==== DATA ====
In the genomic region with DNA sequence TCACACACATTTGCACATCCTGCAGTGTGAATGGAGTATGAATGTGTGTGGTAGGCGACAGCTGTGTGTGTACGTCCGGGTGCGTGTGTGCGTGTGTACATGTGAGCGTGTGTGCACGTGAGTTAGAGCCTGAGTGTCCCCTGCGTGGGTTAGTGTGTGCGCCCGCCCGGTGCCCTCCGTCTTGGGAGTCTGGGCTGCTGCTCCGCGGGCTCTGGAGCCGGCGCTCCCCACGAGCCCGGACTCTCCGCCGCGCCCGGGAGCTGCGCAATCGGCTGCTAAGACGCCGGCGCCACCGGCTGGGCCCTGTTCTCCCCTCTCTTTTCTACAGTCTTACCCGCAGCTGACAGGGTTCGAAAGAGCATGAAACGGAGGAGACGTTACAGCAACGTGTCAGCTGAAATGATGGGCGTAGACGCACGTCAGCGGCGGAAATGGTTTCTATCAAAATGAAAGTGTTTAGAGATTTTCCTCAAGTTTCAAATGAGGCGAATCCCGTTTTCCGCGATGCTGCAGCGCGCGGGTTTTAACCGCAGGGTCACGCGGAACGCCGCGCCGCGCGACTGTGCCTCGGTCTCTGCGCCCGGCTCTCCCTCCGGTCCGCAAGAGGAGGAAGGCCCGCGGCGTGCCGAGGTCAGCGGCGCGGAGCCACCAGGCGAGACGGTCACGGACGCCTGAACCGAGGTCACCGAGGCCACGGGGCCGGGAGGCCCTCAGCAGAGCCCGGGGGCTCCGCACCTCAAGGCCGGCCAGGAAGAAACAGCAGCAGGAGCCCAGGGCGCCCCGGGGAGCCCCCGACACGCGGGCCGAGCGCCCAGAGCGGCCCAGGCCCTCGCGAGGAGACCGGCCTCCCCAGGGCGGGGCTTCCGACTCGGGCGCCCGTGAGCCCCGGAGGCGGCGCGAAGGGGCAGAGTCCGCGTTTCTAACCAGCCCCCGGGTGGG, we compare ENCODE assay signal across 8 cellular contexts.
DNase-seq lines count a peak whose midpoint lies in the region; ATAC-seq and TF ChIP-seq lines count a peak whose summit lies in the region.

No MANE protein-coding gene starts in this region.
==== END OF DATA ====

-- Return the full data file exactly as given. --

In the genomic region with DNA sequence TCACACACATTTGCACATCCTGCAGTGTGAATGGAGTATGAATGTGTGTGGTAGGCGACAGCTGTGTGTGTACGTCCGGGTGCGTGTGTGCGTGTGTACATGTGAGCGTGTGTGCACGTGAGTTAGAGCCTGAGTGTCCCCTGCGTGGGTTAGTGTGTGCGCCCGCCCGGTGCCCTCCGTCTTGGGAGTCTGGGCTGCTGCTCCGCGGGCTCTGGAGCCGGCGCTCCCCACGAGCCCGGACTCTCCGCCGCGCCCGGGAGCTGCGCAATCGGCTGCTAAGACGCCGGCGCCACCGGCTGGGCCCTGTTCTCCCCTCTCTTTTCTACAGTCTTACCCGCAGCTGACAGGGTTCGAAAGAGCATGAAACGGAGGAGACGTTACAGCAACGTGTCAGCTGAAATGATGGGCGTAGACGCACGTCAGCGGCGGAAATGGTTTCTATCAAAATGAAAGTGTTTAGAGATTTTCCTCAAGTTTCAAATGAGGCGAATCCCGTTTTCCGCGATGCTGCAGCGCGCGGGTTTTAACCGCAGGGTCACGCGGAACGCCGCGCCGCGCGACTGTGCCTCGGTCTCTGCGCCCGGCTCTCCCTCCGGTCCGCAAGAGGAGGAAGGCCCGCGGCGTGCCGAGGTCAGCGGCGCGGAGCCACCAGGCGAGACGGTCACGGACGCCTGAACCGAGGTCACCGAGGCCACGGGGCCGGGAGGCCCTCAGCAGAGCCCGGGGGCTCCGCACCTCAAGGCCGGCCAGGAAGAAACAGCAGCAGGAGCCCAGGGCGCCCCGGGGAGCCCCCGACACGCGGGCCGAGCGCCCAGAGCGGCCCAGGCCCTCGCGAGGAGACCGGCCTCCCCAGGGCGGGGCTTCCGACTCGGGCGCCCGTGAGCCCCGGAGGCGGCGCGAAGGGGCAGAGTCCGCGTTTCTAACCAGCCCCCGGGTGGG, we compare ENCODE assay signal across 8 cellular contexts.
DNase-seq lines count a peak whose midpoint lies in the region; ATAC-seq and TF ChIP-seq lines count a peak whose summit lies in the region.

No MANE protein-coding gene starts in this region.